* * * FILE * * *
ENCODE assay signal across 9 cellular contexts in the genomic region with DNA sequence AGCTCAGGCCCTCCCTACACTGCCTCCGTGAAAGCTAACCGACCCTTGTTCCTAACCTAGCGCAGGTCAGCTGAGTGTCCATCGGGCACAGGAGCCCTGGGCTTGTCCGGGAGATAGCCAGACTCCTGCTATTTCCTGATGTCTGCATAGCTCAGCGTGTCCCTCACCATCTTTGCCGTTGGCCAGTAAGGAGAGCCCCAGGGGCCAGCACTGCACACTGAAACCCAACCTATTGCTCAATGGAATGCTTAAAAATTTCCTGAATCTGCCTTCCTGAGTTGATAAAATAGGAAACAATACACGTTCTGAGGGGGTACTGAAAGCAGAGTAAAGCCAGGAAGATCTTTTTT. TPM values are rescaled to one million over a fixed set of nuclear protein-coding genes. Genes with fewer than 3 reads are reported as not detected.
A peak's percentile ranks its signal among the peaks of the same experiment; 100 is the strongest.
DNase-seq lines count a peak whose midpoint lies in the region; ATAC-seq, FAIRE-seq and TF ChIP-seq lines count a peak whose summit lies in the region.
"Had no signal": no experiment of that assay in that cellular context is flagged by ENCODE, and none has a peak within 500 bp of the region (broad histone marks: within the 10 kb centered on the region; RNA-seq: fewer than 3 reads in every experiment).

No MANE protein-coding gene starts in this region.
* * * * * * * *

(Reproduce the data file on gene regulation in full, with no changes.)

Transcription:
ENCODE assay signal across 9 cellular contexts in the genomic region with DNA sequence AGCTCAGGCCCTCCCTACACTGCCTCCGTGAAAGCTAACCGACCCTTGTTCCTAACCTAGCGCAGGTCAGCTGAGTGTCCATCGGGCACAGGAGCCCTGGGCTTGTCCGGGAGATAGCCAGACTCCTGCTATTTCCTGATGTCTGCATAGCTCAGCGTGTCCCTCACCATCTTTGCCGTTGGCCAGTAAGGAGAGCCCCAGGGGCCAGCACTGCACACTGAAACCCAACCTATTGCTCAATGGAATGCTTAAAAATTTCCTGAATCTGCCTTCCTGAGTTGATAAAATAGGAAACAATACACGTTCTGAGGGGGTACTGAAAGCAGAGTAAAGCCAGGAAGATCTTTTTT. TPM values are rescaled to one million over a fixed set of nuclear protein-coding genes. Genes with fewer than 3 reads are reported as not detected.
A peak's percentile ranks its signal among the peaks of the same experiment; 100 is the strongest.
DNase-seq lines count a peak whose midpoint lies in the region; ATAC-seq, FAIRE-seq and TF ChIP-seq lines count a peak whose summit lies in the region.
"Had no signal": no experiment of that assay in that cellular context is flagged by ENCODE, and none has a peak within 500 bp of the region (broad histone marks: within the 10 kb centered on the region; RNA-seq: fewer than 3 reads in every experiment).

No MANE protein-coding gene starts in this region.